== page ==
Posted on Oct 08, 2007
John M Grau
I leave today for NECA’s convention in San Francisco, and since most of our chapter leaders are leaving in a couple days to attend the Board of Governors meeting, I want to offer some thoughts on proposals before the Board that I haven’t addressed in previous postings.
Bylaw Amendment #1 deals with the issue of secret ballot voting. It has been our policy and our tradition to keep all Board of Governors ballots secret. However, last year the majority of Governors voted to change this practice and do away with secret ballots. This bylaw amendment will formalize that intent. Transparency is one of the new tenets of corporate governance, and non-profit associations are also adopting many of those practices.
Bylaw Amendment #3 is just some technical corrections to the indemnification section of NECA’s bylaws. Before their revision in 2004, NECA didn’t have an indemnification clause in its bylaws. In today’s litigious society, a membership organization like NECA and its chapters should offer protection for our volunteers performing work on behalf of the association. We do carry insurance coverage for these liabilities, but even the best coverage can have some unintended gaps – thus, this clause in our bylaws. I would urge anyone with a leadership position in a voluntary organization to check the indemnity coverage offered by that organization.
Bylaw Amendment #2 and Ordinary Proposal # 4 both address the composition of Council on Industrial Relations (CIR) panels. The twelve member CIR panel consists of six IBEW appointees and six NECA appointees. The intent of Proposal #4 is that the CIR has someone with knowledge of systems (IBS) work when the CIR hears an IBS case. Amendment #2 changes the composition of the six-person NECA panel by adding one contractor and removing the NECA regional executive director. Proposal # 4 makes sense; Amendment #2 doesn’t.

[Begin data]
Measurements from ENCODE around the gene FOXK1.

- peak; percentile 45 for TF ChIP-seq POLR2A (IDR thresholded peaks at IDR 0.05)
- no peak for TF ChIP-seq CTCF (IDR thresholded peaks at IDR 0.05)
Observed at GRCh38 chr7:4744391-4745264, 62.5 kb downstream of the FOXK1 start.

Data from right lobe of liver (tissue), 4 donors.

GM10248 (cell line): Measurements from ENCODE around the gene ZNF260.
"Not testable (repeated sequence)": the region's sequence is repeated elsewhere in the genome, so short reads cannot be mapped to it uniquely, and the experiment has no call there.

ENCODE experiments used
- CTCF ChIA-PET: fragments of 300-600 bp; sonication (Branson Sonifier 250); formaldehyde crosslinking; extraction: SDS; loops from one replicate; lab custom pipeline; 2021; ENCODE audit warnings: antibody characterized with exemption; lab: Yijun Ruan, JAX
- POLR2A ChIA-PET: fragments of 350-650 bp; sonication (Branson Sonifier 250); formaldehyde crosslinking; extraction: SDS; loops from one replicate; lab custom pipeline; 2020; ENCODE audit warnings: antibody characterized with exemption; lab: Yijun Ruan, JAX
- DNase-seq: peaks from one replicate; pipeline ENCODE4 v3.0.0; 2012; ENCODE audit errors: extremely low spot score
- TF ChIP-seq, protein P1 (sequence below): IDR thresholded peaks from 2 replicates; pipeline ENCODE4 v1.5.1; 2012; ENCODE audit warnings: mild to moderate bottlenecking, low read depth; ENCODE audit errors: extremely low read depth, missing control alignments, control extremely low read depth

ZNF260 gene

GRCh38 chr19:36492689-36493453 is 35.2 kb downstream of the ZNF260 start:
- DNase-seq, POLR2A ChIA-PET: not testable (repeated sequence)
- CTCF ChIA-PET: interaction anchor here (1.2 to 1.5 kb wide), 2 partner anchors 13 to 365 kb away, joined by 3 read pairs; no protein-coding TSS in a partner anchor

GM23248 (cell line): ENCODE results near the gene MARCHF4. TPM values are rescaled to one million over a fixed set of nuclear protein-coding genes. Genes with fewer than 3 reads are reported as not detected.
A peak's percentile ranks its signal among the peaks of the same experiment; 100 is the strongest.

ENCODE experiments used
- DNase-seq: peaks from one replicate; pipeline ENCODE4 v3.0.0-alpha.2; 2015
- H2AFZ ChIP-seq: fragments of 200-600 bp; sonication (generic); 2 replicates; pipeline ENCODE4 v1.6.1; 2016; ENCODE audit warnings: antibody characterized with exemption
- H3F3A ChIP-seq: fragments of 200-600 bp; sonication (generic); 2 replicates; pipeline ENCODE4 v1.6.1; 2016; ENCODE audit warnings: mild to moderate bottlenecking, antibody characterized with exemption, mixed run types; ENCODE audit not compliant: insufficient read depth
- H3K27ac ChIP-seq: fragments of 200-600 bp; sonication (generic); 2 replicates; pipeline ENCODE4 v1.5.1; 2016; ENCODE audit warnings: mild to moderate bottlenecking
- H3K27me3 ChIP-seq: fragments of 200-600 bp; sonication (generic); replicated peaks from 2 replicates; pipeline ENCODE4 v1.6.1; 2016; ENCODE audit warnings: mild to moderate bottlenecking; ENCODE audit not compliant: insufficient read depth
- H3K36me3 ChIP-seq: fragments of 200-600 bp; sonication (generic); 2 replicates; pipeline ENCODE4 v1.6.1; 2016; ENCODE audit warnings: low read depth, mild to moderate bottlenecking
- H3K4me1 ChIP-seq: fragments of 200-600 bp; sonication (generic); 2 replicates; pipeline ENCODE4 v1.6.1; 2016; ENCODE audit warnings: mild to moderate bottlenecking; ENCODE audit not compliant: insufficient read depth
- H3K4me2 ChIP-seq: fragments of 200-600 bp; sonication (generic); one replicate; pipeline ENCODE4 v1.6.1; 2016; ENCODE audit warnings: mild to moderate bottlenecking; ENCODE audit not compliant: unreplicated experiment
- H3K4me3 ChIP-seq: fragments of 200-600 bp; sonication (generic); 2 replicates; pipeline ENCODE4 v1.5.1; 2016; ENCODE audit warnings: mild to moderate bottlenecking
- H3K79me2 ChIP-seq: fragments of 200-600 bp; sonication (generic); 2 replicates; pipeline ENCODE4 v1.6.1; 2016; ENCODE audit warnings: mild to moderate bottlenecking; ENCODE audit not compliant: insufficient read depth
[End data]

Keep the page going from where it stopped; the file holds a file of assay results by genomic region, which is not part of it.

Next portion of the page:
[In making his appointments to the CIR panel, the NECA president] strives for a strong balance of expertise, including contractors and chapter managers from around the country, as well as national labor relations professionals. Adding IBS experience to the panel for relevant cases is a good thing and follows what we have done for our cases that involve line construction. However, taking away the extensive knowledge and deep expertise that our regional executive directors bring to CIR would be a bad thing. The CIR is an important and effective tool for resolving labor disputes within our industry, and we need to keep our best people on it. (I know Geary Higgins recently dedicated several “Between the Lines” columns to discussions about the CIR recently. NECA members can read them here, here, and here.)
I look forward to a lively Board of Governors meeting and an exciting convention. See you all there.